A social identity model of weight stigma resistance in high-weight individuals 2015


A total of 931 self-classified 'overweight', 'obese', or 'fat' individuals completed questionnaires online. Measures of global self-esteem (Rosenberg Self-Esteem Scale; Rosenberg, 1965), perceived stigma (Stigma Consciousness Questionnaire; Pinel, 1999), Ingroup Identification (Multicomponent Ingroup Identification Scale; Leach et al, 2008), internalised weight stigma (WBIS-2F; Durso & Latner 2008, Meadows & Higgs 2019), weight controllability beliefs (AFAQ-willpower subscale; Quinn & Crocker, 1999), and perceived legitimacy (created for study) were collected, as well as demographic information and self-reported height and weight. Participants were aged 18-69, 85.5% identified as female and 83.7% self-classified as White. BMI range was 25.0-95.0 kg/m2. Corrigan and Watson’s (2002) paradox model of self-stigma provides a useful rubric for predicting where an individual belonging to a low-status group may fall on a ‘continuum’ between stigma internalisation and resistance. Their model predicts that in the presence of a salient stigmatised or devalued identity, perceived legitimacy of the group’s low status would be the major predictor of internalisation, with high perceived legitimacy predicting internalisation, and with group identification separating out those who perceived societal stigma as illegitimate into either being indifferent (low group identity) or resisting the stigma (high group identity). Thus, Corrigan and Watson’s non-internalisation outcomes were conceptualised as either “indifference” or “righteous anger.” However, non-internalisation, or resisting devalued status, can encompass a range of attitudes, beliefs, and behaviours. Thoits (2011) classified both social creativity (e.g., reframing) and social change (e.g., collective action) strategies as forms of stigma resistance, but distinguished between what she called “deflection resistance,” encompassing social creativity strategies, and “challenging resistance,” representing social change strategies (Thoits, 2011, p. 12). Thoits noted that deflecting-style resistance, or social creativity, may leave self-esteem intact, but would be unlikely to increase it. In contrast, she noted that challenging-style resistance provides the opportunity for enhancing self-esteem, either by successfully changing people’s attitudes or behaviours toward the group, or simply as a result of empowerment and agency deriving from the sense of taking action.

Adult participants (age 18–69 years) who self-identified as “overweight,” “obese,” or “fat” were recruited to complete an anonymous online survey on the “Life experiences of overweight individuals.” In addition to self-classified high-weight status, participants were only included if they also had a BMI equal to or greater than 25 kg/m2 based on self-reported height and weight. Invitations to participate in the survey were posted on social media and Internet forums related to weight, weight-loss, health, nutrition, fitness, plus-size fashion, and the size acceptance movement. This purposive recruitment strategy was intended to provide a sample likely to have a range of views on the acceptability of societal weight stigma, both positive and negative emotions about their own body weight, and to differ in their levels of fat identity. A total of 1,154 participants began the study and 963 (83.4%) completed it. Thirty-two participants were excluded for not meeting age (n = 5) or BMI (n = 26) eligibility criteria. The final sample size was therefore 931. Average age was 40.2 years (SD = 11.4, range 18–69, 3.8% missing). The sample was predominantly female (85.5%; 9.7% male, 1.9% other-identified, 2.9% missing), White (83.7%; 1.9% Black, 1.5% Hispanic, 1.2% Asian, 2.1% multi-racial, 8.2% other, 8.1% missing), and highly educated, with 75.5% having a college degree or higher. Mean BMI was 40.2 kg/m2 (SD = 10.8, range 25.0–95.0, 5.5% missing). Additionally, the BMI distribution was evenly spread across the spectrum: BMI 25.0–29.9, 14.1%; BMI 30.0–34.9, 21.4%; BMI 35.0–39.9, 17.9%; BMI 40.0–49.9, 27.8%; BMI  50.0, 13.3%.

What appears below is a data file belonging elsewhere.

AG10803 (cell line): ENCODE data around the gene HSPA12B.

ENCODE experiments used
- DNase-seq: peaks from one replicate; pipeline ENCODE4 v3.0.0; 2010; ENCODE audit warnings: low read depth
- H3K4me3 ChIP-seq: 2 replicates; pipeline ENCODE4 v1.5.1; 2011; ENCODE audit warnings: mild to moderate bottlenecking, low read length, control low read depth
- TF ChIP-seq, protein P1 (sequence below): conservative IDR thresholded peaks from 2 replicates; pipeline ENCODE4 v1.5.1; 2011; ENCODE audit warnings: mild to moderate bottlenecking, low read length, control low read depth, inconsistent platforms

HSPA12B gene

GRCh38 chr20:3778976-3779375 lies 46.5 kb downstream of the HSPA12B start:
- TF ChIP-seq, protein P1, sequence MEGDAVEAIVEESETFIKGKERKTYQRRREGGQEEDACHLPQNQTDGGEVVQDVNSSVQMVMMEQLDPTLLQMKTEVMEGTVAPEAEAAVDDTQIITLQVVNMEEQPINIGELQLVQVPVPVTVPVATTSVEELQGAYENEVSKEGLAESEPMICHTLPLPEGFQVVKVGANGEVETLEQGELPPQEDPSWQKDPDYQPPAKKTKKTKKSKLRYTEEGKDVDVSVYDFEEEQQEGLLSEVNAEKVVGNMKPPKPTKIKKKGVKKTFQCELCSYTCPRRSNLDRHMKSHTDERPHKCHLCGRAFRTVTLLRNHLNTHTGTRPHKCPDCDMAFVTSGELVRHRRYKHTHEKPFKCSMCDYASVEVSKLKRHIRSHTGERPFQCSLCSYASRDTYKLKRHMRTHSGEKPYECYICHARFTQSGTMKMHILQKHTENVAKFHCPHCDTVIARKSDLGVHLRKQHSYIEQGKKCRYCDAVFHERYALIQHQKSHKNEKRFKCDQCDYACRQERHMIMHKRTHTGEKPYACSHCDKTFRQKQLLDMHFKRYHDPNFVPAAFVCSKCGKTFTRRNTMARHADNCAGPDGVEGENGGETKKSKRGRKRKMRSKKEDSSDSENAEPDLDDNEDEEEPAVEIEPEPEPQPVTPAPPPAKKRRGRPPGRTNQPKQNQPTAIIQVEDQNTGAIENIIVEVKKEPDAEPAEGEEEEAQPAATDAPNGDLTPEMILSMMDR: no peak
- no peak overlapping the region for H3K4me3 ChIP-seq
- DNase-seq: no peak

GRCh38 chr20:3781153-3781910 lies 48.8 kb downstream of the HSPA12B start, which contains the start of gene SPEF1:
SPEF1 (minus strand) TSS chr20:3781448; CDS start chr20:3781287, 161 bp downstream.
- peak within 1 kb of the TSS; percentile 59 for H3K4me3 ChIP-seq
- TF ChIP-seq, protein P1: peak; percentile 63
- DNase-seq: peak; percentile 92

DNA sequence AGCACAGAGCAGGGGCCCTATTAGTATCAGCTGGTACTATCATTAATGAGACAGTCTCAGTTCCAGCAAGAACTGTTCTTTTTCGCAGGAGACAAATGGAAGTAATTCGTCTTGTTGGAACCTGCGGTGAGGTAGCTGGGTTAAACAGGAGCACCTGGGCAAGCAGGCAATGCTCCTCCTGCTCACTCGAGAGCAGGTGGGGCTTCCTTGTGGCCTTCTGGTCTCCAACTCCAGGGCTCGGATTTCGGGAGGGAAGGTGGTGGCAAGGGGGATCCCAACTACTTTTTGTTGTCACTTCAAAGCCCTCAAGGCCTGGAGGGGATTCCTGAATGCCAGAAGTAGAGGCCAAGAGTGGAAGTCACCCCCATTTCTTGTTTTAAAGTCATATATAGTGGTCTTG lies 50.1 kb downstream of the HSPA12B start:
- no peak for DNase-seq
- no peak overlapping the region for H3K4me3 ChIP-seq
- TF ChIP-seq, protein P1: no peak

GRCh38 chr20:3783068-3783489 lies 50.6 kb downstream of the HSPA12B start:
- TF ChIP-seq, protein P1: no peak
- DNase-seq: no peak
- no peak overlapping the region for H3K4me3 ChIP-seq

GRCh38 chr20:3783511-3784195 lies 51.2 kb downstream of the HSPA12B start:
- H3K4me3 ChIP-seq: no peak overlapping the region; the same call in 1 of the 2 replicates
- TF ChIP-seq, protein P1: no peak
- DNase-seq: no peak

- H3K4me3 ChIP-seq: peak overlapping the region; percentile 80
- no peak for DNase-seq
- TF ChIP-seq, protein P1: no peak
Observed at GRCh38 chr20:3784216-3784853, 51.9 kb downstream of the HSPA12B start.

DOI https://doi.org/10.5255/UKDA-SN-854100
Metadata Access https://datacatalogue.cessda.eu/oai-pmh/v0/oai?verb=GetRecord&metadataPrefix=oai_ddi25&identifier=cd7a0fa3c2da4d583caeac5b2160137082911cf2fca1ff48a8b15f48e45e2798
Creator Meadows, A, University of Birmingham
Publisher UK Data Service
Publication Year 2020
Funding Reference Economic and Social Research Council
Rights Angela Meadows, University of Birmingham; The UK Data Archive has granted a dissemination embargo. The embargo will end in March 2021 and the data will then be available in accordance with the access level selected.
OpenAccess true
Language English
Resource Type Numeric
Discipline Life Sciences; Medicine; Medicine and Health; Physiology; Psychology; Social and Behavioural Sciences
Spatial Coverage United Kingdom